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D4 residents launch new fight to stop €50m luxury apartment development


An artist's impression of the proposed apartments

An artist's impression of the proposed apartments

An artist's impression of the proposed apartments

A GROUP of Dublin 4 residents has opposed fresh plans by a property firm, backed by billionaire businessman Denis O'Brien, for a €50m luxury apartment block development in Donnybrook.

Mr O'Brien's Purleigh Holdings had previously been given permission to build 71 flats on the site, despite objections.

Now residents have launched a new protest, after the firm submitted an updated planning application to build an extra storey and increase the development to 90 apartments.

Thirty residents from the adjoining Nutley Square have lodged a comprehensive objection against the new proposal.

In December, An Bord Pleanála gave the go-ahead to Purleigh to construct 71 apartments in five standalone white pavilion blocks at Greenfield, Donnybrook, Dublin 4.

The appeals board upheld a Dublin City Council decision to grant planning permission for the development in spite of opposition from the same group of Nutley Square residents.

Mr O'Brien acquired the site from UCD in 2008, when he gave UCD €15m in cash and another three-acre site at Roebuck in a land-swap plus cash deal.

However, in a bid to maximise its return on the investment, Purleigh has now lodged plans for 90 apartments on the same site - with the height of the apartment blocks increasing from four to five storeys.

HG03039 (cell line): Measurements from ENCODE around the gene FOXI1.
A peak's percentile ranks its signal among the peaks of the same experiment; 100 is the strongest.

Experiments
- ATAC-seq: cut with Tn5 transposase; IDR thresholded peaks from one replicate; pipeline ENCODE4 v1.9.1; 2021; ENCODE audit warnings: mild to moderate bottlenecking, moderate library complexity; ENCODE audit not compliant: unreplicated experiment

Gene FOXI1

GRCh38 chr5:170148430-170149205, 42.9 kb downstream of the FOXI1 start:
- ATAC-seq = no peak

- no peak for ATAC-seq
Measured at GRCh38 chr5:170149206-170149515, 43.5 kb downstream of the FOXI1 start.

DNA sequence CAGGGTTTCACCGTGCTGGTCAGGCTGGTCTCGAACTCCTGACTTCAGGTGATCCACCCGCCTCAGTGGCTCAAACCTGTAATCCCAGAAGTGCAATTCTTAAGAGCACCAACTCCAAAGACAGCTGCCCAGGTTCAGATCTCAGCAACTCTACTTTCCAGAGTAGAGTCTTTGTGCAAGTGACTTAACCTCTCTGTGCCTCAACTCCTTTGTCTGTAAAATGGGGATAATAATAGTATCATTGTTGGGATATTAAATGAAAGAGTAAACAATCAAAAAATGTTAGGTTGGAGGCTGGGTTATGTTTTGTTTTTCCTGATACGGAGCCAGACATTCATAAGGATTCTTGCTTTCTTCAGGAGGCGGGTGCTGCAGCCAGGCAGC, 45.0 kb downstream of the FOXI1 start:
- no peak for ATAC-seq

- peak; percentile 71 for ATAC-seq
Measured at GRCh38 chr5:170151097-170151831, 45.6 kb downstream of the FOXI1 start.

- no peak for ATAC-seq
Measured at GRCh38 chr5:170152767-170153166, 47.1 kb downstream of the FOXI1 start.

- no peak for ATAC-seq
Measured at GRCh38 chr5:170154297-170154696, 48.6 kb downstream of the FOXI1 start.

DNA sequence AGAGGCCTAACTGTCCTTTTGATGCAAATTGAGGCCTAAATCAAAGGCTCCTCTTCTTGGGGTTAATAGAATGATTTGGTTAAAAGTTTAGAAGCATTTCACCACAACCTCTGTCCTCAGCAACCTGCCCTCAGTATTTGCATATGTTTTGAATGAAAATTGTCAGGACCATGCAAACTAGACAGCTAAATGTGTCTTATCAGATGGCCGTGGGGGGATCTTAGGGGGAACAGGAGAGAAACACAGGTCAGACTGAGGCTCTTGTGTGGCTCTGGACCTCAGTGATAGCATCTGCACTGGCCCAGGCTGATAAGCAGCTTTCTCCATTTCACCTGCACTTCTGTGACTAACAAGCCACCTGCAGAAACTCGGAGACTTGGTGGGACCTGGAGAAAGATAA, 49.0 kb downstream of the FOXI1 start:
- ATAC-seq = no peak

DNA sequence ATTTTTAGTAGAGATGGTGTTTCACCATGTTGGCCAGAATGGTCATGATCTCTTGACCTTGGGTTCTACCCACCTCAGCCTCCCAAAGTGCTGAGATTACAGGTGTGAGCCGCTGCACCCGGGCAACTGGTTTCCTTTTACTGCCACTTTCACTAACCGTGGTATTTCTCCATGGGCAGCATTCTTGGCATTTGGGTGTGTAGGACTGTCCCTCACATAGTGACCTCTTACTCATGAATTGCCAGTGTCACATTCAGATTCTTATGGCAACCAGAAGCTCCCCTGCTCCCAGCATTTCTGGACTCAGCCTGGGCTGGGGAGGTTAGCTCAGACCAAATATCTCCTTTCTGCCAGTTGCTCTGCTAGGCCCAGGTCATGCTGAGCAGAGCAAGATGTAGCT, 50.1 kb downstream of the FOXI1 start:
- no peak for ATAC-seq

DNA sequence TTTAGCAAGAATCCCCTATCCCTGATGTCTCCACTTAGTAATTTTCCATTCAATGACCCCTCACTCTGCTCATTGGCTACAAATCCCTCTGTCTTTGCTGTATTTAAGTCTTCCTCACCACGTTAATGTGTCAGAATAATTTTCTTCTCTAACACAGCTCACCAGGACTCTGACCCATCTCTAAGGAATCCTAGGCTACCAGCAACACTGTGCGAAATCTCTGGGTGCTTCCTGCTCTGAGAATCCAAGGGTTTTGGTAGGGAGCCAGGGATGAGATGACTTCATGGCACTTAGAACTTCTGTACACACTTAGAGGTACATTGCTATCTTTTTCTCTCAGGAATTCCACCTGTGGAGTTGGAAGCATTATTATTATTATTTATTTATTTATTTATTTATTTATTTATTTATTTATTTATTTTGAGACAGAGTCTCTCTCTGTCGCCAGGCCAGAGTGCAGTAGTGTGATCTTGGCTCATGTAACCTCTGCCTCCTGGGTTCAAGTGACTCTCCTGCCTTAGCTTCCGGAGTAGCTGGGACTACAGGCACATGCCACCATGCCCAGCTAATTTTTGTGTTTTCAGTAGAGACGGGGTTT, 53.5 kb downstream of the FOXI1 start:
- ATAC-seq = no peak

Consultants for Purleigh, Hughes Planning and Development Consultants have told the City Council that the height of the plan has increased from 13.8m to 16m "thus remaining within the permissible height for sites in the 'Outer City' area".

The consultants also said that "the development proposal seeks to deliver a high-quality residential development at a scale and density which makes the most efficient use of serviced land within Dublin's metropolitan area".

The consultants also point out that the development seeks to enhance the appearance of the area through high-quality design "and more importantly, seeking to protect the residential amenity of adjacent properties". They further state that the development seeks to protect the "residential amenity" and create a high standard of accommodation.

However, in the residents' objection, secretary of Nutley Square Management Company, Patrick Clery told the city council: "We consider that the proposed development does nothing to protect, provide or improve the residential amenities of our neighbourhood."

Mr Clery claims that the proposal "is incompatible in relation to character, height and density with existing developments in the area. It also lacks adequate green space". He states that, due to its size and height, the development "will truly have an unacceptable adverse impacts on the houses in Nutley Square".

He states: "House owners in the Square will find they are overlooked by the proposed apartments and balconies thus leading to a loss of privacy, in addition to having a visually overbearing impact on their houses and gardens."

"The development would completely overshadow and dominate the backs of Nos 8 to 19 Nutley Square on the boundary with the development site as all of their gardens, living areas and bedrooms would be visible to the residents of the proposed apartment blocks," he added.

Mr Clery also argued that the Purleigh proposal "does not respect the character, context and urban form of the surrounding development"

"The apartment blocks are overbearing, out of scale and out of character in terms of their appearance compared with the existing housing in the immediate area which is red brick," he said.

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